Since the clinical observation of patients with pathological Pal-smears with the use of colposcopy and biopsy goes beyond the capabilities of many public clinics, including most STD clinics, in most cases, women who have a highly differentiated PID, or constantly identify low-grade PIP, or APS, will need to be referred to other clinics for colposcopy and biopsy. Clinics and health care providers who screen Pap smears but do not provide appropriate colposcopic follow-up for pathological Pap smears should organize the referral of patients to other facilities that can: 1) ensure correct evaluation and treatment of patients and 2) report the results of this by sending it to a clinician or other health worker. Clinics and health workers who conduct follow-up care for patients with repeated Pap smears should develop protocols for identifying women who have lost their original directions for reappearance and use them routinely. The results of the Pap smear, the type and location of the institution where the patient is being sent should be clearly recorded in the medical history. It is recommended to master on-site methods of colposcopy and biopsy, especially where it is not possible to examine patients in other institutions and there is no guarantee of follow-up control.

Other observations on patient management

Other comments on Pap smears include:

  • Pap smear is not an effective screening test for STDs;
  • If a woman has menstruation, taking a Pap smear should be delayed, and it is recommended for a woman to come for a Pap smear at the first opportunity;
  • The presence of mucopurulent discharge can distort the result of Pap smear. However, if there is no guarantee that the woman will return for follow-up control, Pap smear should be taken after removing the secretions with a cotton swab dipped in saline.
  • Women with external genital warts do not need a more frequent Pap smear examination than women who do not have warts (except for specially stipulated cases).
  • In clinics of STDs or in other institutions where material is taken for sowing or other methods of testing for STDs, Pap smear should be taken last.
  • Women with a previous hysterectomy do not need an annual Pap smear, even if the operation was performed for cervical cancer or precancerous lesions. In this case, women should be advised to seek follow-up care for the doctor who leads them in a given period of time.
  • Health workers who received basic retraining to collect Pap smears and clinics using simple measures that guarantee the quality of this study receive less unsatisfactory Pap smears.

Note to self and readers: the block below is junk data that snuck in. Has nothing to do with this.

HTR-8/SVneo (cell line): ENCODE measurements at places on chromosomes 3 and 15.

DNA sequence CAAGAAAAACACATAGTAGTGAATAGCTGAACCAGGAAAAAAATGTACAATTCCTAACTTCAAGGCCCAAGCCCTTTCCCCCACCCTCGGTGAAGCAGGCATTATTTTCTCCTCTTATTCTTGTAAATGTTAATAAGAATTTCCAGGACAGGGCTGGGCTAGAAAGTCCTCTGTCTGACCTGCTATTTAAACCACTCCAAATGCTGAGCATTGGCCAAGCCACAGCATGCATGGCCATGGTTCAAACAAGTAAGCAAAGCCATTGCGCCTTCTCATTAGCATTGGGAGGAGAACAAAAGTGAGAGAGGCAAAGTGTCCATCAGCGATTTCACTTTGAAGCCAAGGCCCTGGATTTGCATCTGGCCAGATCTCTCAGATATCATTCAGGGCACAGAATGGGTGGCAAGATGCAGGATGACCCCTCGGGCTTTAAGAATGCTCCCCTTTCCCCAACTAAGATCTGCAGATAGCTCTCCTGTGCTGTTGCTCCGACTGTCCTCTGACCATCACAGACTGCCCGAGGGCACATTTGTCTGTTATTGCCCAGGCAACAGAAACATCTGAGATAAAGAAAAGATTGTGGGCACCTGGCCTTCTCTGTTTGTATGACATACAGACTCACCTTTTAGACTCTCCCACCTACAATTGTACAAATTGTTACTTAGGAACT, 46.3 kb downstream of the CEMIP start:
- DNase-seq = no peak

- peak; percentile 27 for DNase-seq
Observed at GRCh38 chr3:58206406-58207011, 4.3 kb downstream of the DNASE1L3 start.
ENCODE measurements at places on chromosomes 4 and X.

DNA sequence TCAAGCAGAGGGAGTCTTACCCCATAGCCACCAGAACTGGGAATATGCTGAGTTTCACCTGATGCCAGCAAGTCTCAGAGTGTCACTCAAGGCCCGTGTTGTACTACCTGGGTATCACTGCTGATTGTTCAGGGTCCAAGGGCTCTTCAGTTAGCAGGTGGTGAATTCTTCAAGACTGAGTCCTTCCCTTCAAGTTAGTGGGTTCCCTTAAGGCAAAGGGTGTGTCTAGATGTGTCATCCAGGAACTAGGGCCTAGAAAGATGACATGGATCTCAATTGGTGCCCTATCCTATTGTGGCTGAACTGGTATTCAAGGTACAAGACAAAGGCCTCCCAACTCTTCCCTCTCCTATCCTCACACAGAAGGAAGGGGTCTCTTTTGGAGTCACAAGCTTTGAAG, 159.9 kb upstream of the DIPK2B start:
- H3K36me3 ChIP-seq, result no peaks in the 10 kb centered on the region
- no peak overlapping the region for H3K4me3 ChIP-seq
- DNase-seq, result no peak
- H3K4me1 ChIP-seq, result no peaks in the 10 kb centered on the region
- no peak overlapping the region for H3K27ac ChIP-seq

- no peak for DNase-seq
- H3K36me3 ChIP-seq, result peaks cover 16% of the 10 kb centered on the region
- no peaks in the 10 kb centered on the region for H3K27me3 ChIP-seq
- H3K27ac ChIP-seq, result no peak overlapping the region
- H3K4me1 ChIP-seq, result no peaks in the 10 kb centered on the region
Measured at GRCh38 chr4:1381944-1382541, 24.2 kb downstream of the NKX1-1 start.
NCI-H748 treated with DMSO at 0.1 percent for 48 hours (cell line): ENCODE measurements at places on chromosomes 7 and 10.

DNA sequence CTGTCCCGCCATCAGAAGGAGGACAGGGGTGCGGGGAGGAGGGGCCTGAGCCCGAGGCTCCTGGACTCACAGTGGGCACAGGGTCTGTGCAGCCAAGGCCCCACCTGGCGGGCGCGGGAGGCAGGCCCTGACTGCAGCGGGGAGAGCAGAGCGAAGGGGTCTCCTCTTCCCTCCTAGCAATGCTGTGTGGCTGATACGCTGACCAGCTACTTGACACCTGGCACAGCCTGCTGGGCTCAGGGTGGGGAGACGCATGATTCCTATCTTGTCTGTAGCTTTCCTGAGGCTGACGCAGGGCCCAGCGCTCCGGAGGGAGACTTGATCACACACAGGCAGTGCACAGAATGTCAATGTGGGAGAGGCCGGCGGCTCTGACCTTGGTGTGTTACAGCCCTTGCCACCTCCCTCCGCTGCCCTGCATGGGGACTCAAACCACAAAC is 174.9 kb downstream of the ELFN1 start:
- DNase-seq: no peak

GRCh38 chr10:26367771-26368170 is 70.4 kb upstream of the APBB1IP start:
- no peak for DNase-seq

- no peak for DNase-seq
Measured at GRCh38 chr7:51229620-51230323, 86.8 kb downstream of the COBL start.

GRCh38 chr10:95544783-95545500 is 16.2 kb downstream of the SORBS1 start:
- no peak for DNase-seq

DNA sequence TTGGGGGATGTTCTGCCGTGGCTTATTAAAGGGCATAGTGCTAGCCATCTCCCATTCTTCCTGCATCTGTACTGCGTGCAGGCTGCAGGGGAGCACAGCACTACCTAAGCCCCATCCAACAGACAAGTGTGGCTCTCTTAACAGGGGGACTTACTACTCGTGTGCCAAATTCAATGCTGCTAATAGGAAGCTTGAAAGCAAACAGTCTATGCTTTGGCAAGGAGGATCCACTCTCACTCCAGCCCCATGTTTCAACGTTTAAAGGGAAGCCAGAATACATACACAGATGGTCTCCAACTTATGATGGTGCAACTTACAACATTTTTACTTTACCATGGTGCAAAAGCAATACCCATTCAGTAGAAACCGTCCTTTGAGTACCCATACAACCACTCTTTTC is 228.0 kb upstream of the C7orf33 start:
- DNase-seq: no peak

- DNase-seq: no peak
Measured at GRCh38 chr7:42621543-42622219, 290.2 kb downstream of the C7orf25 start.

• While type-specific testing for HPV, aimed at identifying patients with a high and low risk of cervical cancer, may become clinically significant in the future, currently the value of this study for clinical practice is uncertain, and this study is not recommended.

Special Remarks


In pregnant women, the Pap smear test should be part of a routine prenatal examination. To obtain Pap smears, pregnant women can use a brush, although care must be taken not to destroy the mucous plug.

HIV infection

Recent studies have shown an increase in the prevalence of PID in women infected with HIV, and many experts believe that HIV can contribute to the transformation of precancerous lesions into invasive cervical cancer. The following recommendations for Pap smear screening in HIV-infected women, in particular, are based on expert advice on the management and monitoring of women with cervical cancer and HIV infection and are consistent with the recommendations in other USPHS guidelines.

After collecting a complete history of previous cervical disease, women with HIV should undergo a full gynecological examination, including pelvic examination and Pap smear as part of a general medical examination. Pap smear should be taken 2 times in the first year after the diagnosis of HIV infection and, with normal results, 1 time per year in subsequent years. If abnormalities are found in the Pap smear results, these patients should be administered according to the Guidelines for the Management of Patients with Pathological Results of Cervical Cancer Cervical Cytology: Women with a cytologic diagnosis of highly differentiated PID or squamous cell carcinoma should undergo colposcopic research and targeted biopsy: HIV infection is not an indication for colposcopy in women with normal Pap smears.